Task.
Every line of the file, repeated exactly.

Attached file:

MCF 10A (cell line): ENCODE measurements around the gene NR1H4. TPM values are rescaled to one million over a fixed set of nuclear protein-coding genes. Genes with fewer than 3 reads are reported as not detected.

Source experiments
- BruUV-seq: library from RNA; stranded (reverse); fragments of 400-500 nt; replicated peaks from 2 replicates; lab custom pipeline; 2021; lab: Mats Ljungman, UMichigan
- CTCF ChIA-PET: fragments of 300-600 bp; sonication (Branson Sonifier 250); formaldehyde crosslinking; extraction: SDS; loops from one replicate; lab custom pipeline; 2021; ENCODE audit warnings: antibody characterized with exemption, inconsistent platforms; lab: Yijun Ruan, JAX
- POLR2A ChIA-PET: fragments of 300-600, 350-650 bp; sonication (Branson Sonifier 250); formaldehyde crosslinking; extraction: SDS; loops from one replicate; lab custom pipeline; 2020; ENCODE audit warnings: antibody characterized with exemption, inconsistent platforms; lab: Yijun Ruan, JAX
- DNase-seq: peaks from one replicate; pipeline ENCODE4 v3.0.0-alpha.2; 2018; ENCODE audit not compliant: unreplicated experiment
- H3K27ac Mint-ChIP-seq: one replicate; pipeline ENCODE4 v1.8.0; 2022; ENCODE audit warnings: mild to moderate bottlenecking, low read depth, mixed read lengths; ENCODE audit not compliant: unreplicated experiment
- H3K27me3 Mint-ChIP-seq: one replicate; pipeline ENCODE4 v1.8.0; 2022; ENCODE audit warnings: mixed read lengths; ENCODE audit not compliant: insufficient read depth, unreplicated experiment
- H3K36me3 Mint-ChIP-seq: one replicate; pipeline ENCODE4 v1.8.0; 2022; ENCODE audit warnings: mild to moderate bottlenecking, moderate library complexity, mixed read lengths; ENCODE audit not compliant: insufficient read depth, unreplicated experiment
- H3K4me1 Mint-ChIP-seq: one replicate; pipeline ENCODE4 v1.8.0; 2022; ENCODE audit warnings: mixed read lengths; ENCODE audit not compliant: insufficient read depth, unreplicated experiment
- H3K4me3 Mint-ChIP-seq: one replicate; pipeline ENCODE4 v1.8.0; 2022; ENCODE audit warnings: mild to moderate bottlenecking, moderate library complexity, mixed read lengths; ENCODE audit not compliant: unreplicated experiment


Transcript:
MCF 10A (cell line): ENCODE measurements around the gene NR1H4. TPM values are rescaled to one million over a fixed set of nuclear protein-coding genes. Genes with fewer than 3 reads are reported as not detected.

Source experiments
- BruUV-seq: library from RNA; stranded (reverse); fragments of 400-500 nt; replicated peaks from 2 replicates; lab custom pipeline; 2021; lab: Mats Ljungman, UMichigan
- CTCF ChIA-PET: fragments of 300-600 bp; sonication (Branson Sonifier 250); formaldehyde crosslinking; extraction: SDS; loops from one replicate; lab custom pipeline; 2021; ENCODE audit warnings: antibody characterized with exemption, inconsistent platforms; lab: Yijun Ruan, JAX
- POLR2A ChIA-PET: fragments of 300-600, 350-650 bp; sonication (Branson Sonifier 250); formaldehyde crosslinking; extraction: SDS; loops from one replicate; lab custom pipeline; 2020; ENCODE audit warnings: antibody characterized with exemption, inconsistent platforms; lab: Yijun Ruan, JAX
- DNase-seq: peaks from one replicate; pipeline ENCODE4 v3.0.0-alpha.2; 2018; ENCODE audit not compliant: unreplicated experiment
- H3K27ac Mint-ChIP-seq: one replicate; pipeline ENCODE4 v1.8.0; 2022; ENCODE audit warnings: mild to moderate bottlenecking, low read depth, mixed read lengths; ENCODE audit not compliant: unreplicated experiment
- H3K27me3 Mint-ChIP-seq: one replicate; pipeline ENCODE4 v1.8.0; 2022; ENCODE audit warnings: mixed read lengths; ENCODE audit not compliant: insufficient read depth, unreplicated experiment
- H3K36me3 Mint-ChIP-seq: one replicate; pipeline ENCODE4 v1.8.0; 2022; ENCODE audit warnings: mild to moderate bottlenecking, moderate library complexity, mixed read lengths; ENCODE audit not compliant: insufficient read depth, unreplicated experiment
- H3K4me1 Mint-ChIP-seq: one replicate; pipeline ENCODE4 v1.8.0; 2022; ENCODE audit warnings: mixed read lengths; ENCODE audit not compliant: insufficient read depth, unreplicated experiment
- H3K4me3 Mint-ChIP-seq: one replicate; pipeline ENCODE4 v1.8.0; 2022; ENCODE audit warnings: mild to moderate bottlenecking, moderate library complexity, mixed read lengths; ENCODE audit not compliant: unreplicated experiment